|Publication number||US7154899 B2|
|Application number||US 10/061,721|
|Publication date||Dec 26, 2006|
|Filing date||Feb 1, 2002|
|Priority date||Feb 1, 2002|
|Also published as||US7773508, US20030147405, US20070121654|
|Publication number||061721, 10061721, US 7154899 B2, US 7154899B2, US-B2-7154899, US7154899 B2, US7154899B2|
|Original Assignee||Corrigent Systems Ltd.|
|Export Citation||BiBTeX, EndNote, RefMan|
|Patent Citations (13), Non-Patent Citations (5), Referenced by (5), Classifications (11), Legal Events (6)|
|External Links: USPTO, USPTO Assignment, Espacenet|
The present invention relates generally to communication networks, and specifically to methods and apparatus for bridging between local area networks.
Local Area Networks (LANs) connect computing systems together. LANs of all types can be connected together using Media Access Control (MAC) bridges, as set forth in the “IEEE Standard for Information Technology, Telecommunications and Information Exchange between Systems, Local and Metropolitan Area Networks, Common Specifications, Part 3: Media Access Control (MAC) Bridges,” published as ANSI/IEEE Standard 802.1D (1998), which is incorporated herein by reference. The 802.1D standard is available at standards.ieee.org/catalog/IEEE802.1.html.
Each computing system connects to a LAN through a MAC device. MAC bridges that implement the 802.1D standard allows MAC devices attached to separate LANs to appear to each other as if they were attached to a single LAN. A MAC bridge functions within the Logical Link Control (LLC) sublayer of the Network Layer defined in ISO/IEC standard 7498-1: 1994, entitled “Information Processing Systems—Open Systems Interconnection-Basic Reference Model—Part 1: The Basic Model” (available from the American National Standards Institute, New York, N.Y.), which is incorporated herein by reference. The bridge includes two or more MAC devices that interconnect the bridge ports to respective LANs.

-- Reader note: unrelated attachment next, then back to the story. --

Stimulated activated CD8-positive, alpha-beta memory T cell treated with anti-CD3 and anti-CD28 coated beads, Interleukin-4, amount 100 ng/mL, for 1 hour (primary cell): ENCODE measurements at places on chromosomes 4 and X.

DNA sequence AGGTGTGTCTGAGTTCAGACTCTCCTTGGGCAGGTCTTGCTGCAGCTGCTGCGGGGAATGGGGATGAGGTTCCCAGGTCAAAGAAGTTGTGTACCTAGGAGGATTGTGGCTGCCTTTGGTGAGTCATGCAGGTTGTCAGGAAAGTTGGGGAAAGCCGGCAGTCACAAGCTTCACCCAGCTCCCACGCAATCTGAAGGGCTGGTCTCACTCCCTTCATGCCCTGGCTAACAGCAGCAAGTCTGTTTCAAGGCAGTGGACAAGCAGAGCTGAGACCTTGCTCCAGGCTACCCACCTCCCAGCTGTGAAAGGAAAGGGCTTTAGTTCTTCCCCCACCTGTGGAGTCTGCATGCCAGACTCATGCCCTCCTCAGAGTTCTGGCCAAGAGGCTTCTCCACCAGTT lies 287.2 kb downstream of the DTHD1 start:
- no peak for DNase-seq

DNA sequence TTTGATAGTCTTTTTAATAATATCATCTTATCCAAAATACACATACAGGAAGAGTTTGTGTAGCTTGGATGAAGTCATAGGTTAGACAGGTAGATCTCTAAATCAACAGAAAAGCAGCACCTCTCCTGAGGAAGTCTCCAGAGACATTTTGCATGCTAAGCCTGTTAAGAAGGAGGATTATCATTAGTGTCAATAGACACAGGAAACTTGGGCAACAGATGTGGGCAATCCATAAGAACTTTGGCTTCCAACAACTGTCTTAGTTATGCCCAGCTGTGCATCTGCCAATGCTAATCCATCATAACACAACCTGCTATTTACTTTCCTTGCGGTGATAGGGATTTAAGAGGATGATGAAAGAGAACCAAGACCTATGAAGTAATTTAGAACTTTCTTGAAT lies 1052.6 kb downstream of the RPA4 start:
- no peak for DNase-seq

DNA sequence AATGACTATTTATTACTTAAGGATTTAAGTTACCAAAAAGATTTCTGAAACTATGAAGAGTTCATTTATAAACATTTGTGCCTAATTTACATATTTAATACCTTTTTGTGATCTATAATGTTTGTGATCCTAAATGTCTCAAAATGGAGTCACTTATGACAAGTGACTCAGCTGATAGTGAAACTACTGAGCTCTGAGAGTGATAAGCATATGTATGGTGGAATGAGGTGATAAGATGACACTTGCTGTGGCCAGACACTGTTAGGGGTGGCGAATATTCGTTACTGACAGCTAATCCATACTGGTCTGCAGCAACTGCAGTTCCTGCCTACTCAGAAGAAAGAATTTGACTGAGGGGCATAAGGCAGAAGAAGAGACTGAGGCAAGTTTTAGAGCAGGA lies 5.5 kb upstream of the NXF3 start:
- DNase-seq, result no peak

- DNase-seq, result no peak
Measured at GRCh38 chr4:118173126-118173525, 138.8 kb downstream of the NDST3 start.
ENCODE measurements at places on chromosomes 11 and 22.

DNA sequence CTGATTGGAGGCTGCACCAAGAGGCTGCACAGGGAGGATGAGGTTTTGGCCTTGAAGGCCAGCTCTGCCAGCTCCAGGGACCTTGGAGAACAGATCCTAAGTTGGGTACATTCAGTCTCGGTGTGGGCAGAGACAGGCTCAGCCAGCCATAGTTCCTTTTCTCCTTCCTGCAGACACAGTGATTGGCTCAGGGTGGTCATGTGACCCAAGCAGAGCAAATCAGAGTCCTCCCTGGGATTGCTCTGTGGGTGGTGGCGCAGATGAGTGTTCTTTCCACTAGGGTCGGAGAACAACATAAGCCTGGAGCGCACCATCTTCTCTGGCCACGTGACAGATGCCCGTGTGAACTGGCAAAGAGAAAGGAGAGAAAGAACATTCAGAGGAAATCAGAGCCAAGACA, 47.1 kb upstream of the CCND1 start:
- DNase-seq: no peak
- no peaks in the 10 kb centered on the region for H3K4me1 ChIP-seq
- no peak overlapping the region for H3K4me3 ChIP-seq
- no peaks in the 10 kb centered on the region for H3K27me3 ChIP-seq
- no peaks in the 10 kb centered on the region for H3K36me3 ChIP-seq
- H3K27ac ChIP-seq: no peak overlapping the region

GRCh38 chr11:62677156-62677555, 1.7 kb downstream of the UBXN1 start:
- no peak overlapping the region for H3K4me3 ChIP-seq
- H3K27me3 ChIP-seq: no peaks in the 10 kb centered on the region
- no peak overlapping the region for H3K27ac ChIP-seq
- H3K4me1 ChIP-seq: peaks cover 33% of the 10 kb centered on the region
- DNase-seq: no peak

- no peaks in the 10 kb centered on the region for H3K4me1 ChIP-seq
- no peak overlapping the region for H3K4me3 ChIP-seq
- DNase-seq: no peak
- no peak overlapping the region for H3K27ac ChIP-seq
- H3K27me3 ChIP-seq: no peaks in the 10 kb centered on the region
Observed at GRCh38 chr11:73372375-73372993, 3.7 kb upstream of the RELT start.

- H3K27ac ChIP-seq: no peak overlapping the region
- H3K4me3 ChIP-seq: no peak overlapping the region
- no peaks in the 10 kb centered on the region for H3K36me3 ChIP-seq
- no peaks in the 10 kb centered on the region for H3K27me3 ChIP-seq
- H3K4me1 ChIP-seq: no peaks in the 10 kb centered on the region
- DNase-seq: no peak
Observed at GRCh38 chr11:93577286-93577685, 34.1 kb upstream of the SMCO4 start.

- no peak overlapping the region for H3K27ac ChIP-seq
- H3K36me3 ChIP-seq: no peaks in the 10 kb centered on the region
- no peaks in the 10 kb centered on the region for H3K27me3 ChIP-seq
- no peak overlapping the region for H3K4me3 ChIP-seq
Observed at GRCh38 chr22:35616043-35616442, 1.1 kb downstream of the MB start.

The discussion that follows is an abstract of the processes and services provided in a MAC bridge, in accordance with sections of IEEE 802.1D standard.
Section 6.6 of the 802.1D standard sets forth a filtering service in a bridged LAN. The filtering service provides for administrative control over the use of ports by a single MAC address or a group of addresses, and reduces the load placed on MAC devices caused by the reception of frames that are destined for other devices. It limits frames destined for specific MAC addresses to parts of the network which, to a high probability, lie along a path between the source MAC address and the destination MAC address. It also reduces the distribution of group-addressed frames to those parts of the network which contain MAC devices that are legitimate recipients of that traffic, thus increasing the overall throughput of the network.